PREVENTING FALLS IN OLDER ADULTS
Each year in Winnipeg, one in three adults over 65 years of age will experience a fall and 1800 will be hospitalized and 91 will die. Older adults who fall once are more than twice as likely to fall again as people who have never fallen. Almost all hip fractures in older adults are caused by a fall (95%). Of these older adults who fracture their hip from falling, over one third will die within a year. Many others will never be able to return to an independent lifestyle, with over one third of those having been hospitalized for a fall being discharged to a nursing home or long term care facility.
There are a number of personal and non-modifiable factors have been shown to increase an individual’s risk of falls.
- Age: Fall-related hospital admissions increase with age. The rate of fall-related hospitalization is almost 7 times higher among people 85 year of age and older than those aged 65-74 years.
- Gender: Hospital admissions due to falls are greater among females than males. In 2004, rates of hospitalized and non-hospitalized treatment for falls were over 1.6 times higher for females than males.
- Previous falls: Older adults who fall once are more than twice as likely to fall again as people who have never fallen.
Other falls risk factors can be modified of managed. These include decreased balance and strength, impaired mobility, chronic health conditions, cognitive impairment, medication use and impaired vision.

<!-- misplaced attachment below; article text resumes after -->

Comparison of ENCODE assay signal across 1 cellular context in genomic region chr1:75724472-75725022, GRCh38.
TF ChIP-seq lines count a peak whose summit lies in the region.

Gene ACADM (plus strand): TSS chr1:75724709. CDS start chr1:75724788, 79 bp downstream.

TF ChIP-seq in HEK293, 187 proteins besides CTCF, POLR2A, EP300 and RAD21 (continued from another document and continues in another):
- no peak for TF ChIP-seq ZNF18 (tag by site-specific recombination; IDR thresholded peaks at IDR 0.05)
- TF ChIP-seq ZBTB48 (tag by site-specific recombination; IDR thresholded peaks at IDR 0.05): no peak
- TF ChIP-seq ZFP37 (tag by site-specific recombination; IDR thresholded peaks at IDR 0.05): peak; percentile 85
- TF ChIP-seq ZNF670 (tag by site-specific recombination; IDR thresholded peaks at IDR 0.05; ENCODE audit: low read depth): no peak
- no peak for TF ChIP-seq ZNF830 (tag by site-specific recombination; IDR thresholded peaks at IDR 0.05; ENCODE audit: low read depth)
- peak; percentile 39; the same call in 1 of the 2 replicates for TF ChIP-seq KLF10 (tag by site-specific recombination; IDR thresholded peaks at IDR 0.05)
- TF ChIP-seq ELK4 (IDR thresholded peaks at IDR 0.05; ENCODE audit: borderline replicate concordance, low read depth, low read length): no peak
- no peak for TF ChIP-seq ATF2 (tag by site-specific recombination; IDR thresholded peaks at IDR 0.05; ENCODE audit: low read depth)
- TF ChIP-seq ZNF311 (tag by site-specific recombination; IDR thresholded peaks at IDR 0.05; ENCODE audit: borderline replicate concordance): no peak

Prevention of falls for people living in the community
Research suggests that falls in the community can be reduced by the following interventions:
- Exercise programs that challenge balance: Exercise programs that challenge balance and are done at least 2 hours per week have the greatest effect on reducing falls. Tai Chi is an example of an exercise program that is effective in reducing an individual’s risk of falling.
- Vitamin D supplementation: Vitamin D supplementation with calcium reduces the risk of falls, particularly in people who are vitamin D deficient.
- Managing medications: Review and withdrawal from medication use can reduce an individual’s risk of falling.
- Environmental intervention: Comprehensive and focused interventions that increase home safety by eliminating environmental hazards, providing home and equipment modifications and educating on footwear choices may decrease falls risk, particularly in high-risk individuals.
For all of our fall prevention resources and information go to www.preventfalls.ca
- www.preventfalls.ca – This is the WRHA’s website dedicated to falls prevention for older adults. Features include interactive checklist to help identify personal fall risk factors, an interactive home safety checklist and an inventory of exercise programs that meet fall prevention criteria, searchable by postal code.
- Canadian Falls Prevention Education Collaborative – website for professional offers publications, research, conference and event information related to falls. Administers the Canadian Falls Prevention Curriculum course.
- Manitoba Healthy Living and Seniors – includes Manitoba falls injury statistics and links to provincial and national fall prevention resources.